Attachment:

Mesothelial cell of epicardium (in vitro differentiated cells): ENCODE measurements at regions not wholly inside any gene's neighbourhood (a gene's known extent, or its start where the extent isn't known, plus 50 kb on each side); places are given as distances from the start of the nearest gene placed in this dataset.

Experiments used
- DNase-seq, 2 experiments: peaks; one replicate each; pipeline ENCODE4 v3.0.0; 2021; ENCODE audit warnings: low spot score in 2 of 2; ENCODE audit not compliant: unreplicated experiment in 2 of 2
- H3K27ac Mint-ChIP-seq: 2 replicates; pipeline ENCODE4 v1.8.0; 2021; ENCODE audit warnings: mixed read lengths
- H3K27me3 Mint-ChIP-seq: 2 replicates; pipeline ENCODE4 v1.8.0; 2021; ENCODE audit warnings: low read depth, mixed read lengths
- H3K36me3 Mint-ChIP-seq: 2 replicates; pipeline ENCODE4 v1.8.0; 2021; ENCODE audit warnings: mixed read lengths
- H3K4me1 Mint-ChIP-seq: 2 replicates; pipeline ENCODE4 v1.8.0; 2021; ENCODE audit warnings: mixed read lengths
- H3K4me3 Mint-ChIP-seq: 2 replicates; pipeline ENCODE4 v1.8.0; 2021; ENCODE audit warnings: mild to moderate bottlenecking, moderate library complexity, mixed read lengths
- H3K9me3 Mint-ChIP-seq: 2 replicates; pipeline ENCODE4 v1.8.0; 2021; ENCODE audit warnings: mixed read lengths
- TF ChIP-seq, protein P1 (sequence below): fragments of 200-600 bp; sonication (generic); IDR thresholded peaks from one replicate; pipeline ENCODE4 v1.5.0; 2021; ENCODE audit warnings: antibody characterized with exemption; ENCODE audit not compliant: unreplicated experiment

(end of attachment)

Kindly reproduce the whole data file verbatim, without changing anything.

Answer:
Mesothelial cell of epicardium (in vitro differentiated cells): ENCODE measurements at regions not wholly inside any gene's neighbourhood (a gene's known extent, or its start where the extent isn't known, plus 50 kb on each side); places are given as distances from the start of the nearest gene placed in this dataset.

Experiments used
- DNase-seq, 2 experiments: peaks; one replicate each; pipeline ENCODE4 v3.0.0; 2021; ENCODE audit warnings: low spot score in 2 of 2; ENCODE audit not compliant: unreplicated experiment in 2 of 2
- H3K27ac Mint-ChIP-seq: 2 replicates; pipeline ENCODE4 v1.8.0; 2021; ENCODE audit warnings: mixed read lengths
- H3K27me3 Mint-ChIP-seq: 2 replicates; pipeline ENCODE4 v1.8.0; 2021; ENCODE audit warnings: low read depth, mixed read lengths
- H3K36me3 Mint-ChIP-seq: 2 replicates; pipeline ENCODE4 v1.8.0; 2021; ENCODE audit warnings: mixed read lengths
- H3K4me1 Mint-ChIP-seq: 2 replicates; pipeline ENCODE4 v1.8.0; 2021; ENCODE audit warnings: mixed read lengths
- H3K4me3 Mint-ChIP-seq: 2 replicates; pipeline ENCODE4 v1.8.0; 2021; ENCODE audit warnings: mild to moderate bottlenecking, moderate library complexity, mixed read lengths
- H3K9me3 Mint-ChIP-seq: 2 replicates; pipeline ENCODE4 v1.8.0; 2021; ENCODE audit warnings: mixed read lengths
- TF ChIP-seq, protein P1 (sequence below): fragments of 200-600 bp; sonication (generic); IDR thresholded peaks from one replicate; pipeline ENCODE4 v1.5.0; 2021; ENCODE audit warnings: antibody characterized with exemption; ENCODE audit not compliant: unreplicated experiment